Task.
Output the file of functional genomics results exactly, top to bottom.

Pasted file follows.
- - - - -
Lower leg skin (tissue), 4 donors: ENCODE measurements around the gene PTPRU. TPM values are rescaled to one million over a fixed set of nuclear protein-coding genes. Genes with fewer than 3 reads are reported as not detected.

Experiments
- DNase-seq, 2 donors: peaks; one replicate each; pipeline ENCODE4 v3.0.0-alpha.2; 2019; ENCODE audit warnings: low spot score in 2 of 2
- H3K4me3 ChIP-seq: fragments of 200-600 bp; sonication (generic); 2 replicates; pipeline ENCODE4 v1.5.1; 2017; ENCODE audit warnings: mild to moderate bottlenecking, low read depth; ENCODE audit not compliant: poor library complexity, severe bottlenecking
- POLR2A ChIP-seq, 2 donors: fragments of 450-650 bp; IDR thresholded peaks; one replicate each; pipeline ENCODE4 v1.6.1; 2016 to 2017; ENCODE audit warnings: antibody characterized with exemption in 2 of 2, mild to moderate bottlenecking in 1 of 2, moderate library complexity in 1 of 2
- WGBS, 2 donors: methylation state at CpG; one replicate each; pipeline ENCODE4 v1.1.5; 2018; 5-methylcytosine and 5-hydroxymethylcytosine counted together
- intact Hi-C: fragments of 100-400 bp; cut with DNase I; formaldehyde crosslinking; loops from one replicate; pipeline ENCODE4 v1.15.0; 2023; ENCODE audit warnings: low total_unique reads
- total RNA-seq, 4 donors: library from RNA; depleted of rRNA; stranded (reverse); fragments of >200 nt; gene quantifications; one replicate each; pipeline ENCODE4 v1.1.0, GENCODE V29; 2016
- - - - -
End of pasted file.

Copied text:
Lower leg skin (tissue), 4 donors: ENCODE measurements around the gene PTPRU. TPM values are rescaled to one million over a fixed set of nuclear protein-coding genes. Genes with fewer than 3 reads are reported as not detected.

Experiments
- DNase-seq, 2 donors: peaks; one replicate each; pipeline ENCODE4 v3.0.0-alpha.2; 2019; ENCODE audit warnings: low spot score in 2 of 2
- H3K4me3 ChIP-seq: fragments of 200-600 bp; sonication (generic); 2 replicates; pipeline ENCODE4 v1.5.1; 2017; ENCODE audit warnings: mild to moderate bottlenecking, low read depth; ENCODE audit not compliant: poor library complexity, severe bottlenecking
- POLR2A ChIP-seq, 2 donors: fragments of 450-650 bp; IDR thresholded peaks; one replicate each; pipeline ENCODE4 v1.6.1; 2016 to 2017; ENCODE audit warnings: antibody characterized with exemption in 2 of 2, mild to moderate bottlenecking in 1 of 2, moderate library complexity in 1 of 2
- WGBS, 2 donors: methylation state at CpG; one replicate each; pipeline ENCODE4 v1.1.5; 2018; 5-methylcytosine and 5-hydroxymethylcytosine counted together
- intact Hi-C: fragments of 100-400 bp; cut with DNase I; formaldehyde crosslinking; loops from one replicate; pipeline ENCODE4 v1.15.0; 2023; ENCODE audit warnings: low total_unique reads
- total RNA-seq, 4 donors: library from RNA; depleted of rRNA; stranded (reverse); fragments of >200 nt; gene quantifications; one replicate each; pipeline ENCODE4 v1.1.0, GENCODE V29; 2016